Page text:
RECORDINGS OF THE YEAR
‘The continuo is inventive without fussiness, while the instrumental obbligatos vie with the singers in eloquence and virtuosity’
Richard Wigmore applauds an outstanding recording of Handel’s sumptuous sacred oratorio
La Resurrezione with an array of expert Handelians under the direction of Harry Bicket
Handel La Resurrezione, HWV47 Sophie Bevan, Lucy Crowe sops Iestyn Davies counterten Hugo Hymas ten Ashley Riches bass The English Concert / Harry Bicket Linn F b CKD675 (117’ • DDD • T/t)
Amid a string of triumphs from Handel’s glittering Roman sojourns, none rivalled the sacred oratorio La Resurrezione di Nostro Signor Gesù Cristo in sheer opulence. Money was no object when the fabulously wealthy Marquis Francesco Maria Ruspoli financed performances before a packed audience in his Roman palazzo on Easter Sunday 1708. Sacred and profane blurred as he turned the hall into a theatre-cum-church draped with crimson, scarlet and yellow hangings in damask and velvet. In a gesture of one-upmanship to his rival cultural patrons Pamphilj and Ottoboni, Ruspoli even commissioned special music stands painted with his and his wife’s coats of arms. Corelli, no less, led an elite orchestra based on 36 strings, the largest forces Handel had yet worked with. Pope Clement XI had banned not only opera but also the participation of women in public performances. Unfazed, Ruspoli and Handel assigned the role of Maria Maddalena (Magdalene) to the versatile soprano Margherita Durastanti. After a papal rap on the knuckles, she seems to have been replaced by a castrato for the second performance. So much for moral values in 18th-century Rome.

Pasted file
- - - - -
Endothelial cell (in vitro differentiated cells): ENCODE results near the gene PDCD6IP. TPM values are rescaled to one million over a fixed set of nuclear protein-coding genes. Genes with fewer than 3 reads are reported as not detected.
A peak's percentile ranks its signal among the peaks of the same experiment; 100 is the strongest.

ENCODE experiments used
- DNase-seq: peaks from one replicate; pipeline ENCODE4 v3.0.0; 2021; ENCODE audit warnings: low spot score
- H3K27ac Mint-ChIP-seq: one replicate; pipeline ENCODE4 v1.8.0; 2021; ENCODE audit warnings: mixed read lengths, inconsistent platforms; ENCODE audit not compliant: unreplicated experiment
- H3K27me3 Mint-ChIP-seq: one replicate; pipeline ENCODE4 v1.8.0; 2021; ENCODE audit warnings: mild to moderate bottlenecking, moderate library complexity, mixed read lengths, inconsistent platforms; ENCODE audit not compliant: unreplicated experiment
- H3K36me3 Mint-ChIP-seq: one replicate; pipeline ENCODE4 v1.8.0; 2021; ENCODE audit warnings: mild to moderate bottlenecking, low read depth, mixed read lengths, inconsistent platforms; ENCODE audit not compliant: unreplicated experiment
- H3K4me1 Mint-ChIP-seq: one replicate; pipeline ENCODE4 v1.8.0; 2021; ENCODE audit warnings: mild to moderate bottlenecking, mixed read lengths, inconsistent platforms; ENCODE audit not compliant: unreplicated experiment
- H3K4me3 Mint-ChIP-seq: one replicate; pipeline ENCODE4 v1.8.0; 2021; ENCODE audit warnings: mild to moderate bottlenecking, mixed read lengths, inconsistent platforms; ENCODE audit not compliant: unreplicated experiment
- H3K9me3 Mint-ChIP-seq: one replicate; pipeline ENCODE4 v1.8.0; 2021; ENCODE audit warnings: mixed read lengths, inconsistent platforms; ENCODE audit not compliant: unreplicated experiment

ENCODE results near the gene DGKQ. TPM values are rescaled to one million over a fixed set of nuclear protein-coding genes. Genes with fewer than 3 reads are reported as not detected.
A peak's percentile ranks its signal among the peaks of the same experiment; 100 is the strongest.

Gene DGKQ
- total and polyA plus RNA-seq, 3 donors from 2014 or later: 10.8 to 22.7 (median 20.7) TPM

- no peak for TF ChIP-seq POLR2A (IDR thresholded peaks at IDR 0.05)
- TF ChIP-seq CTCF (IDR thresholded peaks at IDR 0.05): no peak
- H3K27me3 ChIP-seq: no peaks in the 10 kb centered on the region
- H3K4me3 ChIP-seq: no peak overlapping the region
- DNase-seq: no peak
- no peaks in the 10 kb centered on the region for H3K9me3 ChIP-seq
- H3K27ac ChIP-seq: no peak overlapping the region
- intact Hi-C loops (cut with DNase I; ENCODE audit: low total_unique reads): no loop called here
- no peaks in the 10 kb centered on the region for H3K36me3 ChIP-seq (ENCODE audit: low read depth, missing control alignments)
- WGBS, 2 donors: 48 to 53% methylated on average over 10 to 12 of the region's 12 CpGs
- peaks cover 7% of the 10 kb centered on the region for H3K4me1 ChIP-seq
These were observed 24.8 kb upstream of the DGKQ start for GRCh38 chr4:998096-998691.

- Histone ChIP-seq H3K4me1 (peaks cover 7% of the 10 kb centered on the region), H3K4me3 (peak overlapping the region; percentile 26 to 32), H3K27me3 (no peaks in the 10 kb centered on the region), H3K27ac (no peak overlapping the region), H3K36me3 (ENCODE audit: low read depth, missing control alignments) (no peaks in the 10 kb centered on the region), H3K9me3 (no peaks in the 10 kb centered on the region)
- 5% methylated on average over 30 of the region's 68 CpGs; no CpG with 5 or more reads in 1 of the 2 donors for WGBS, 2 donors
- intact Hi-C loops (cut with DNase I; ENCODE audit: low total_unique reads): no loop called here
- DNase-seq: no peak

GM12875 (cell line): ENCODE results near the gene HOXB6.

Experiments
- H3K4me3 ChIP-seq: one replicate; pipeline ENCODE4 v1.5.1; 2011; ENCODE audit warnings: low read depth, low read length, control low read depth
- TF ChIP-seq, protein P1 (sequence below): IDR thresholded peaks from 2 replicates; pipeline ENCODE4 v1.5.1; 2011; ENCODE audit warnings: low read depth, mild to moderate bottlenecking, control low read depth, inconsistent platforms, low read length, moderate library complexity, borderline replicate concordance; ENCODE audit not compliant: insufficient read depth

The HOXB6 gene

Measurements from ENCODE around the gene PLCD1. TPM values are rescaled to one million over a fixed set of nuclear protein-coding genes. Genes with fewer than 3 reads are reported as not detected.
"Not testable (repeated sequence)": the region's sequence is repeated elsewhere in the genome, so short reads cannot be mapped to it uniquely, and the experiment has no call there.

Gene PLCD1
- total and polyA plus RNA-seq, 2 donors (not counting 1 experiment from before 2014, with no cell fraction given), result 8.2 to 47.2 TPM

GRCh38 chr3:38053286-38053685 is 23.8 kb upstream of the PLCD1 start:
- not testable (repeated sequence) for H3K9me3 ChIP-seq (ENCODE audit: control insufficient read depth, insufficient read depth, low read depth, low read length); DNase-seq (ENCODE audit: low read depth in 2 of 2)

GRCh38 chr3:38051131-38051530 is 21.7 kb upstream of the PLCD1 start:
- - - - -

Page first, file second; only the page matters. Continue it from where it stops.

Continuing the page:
Loosely based on the Gospels’ Resurrection narratives, La Resurrezione is opera by other means. In the opening scene a coloratura Angel, proclaiming Christ’s victory, spars with Lucifer, who brags and rants like a pantomime villain. The odd reference to Greek myth, as when Lucifer summons the dread powers of Hades, would not have bothered the Roman cognoscenti one iota. Matching the sumptuous setting, the 23-year-old Handel pulled out all the stops in his most ambitious and lavishly scored work to date. The invention is bold and colourful, sometimes with an inspired eccentricity. Novel instrumental effects abound. Mary Magdalene’s ‘sleep’ aria ‘Ferma l’ali’ is sensuously scored for recorders and muted violins over sustained bass pedals,
16 GRAMOPHONE GRAMOPHONE RECORDINGS OF THE YEAR 2022
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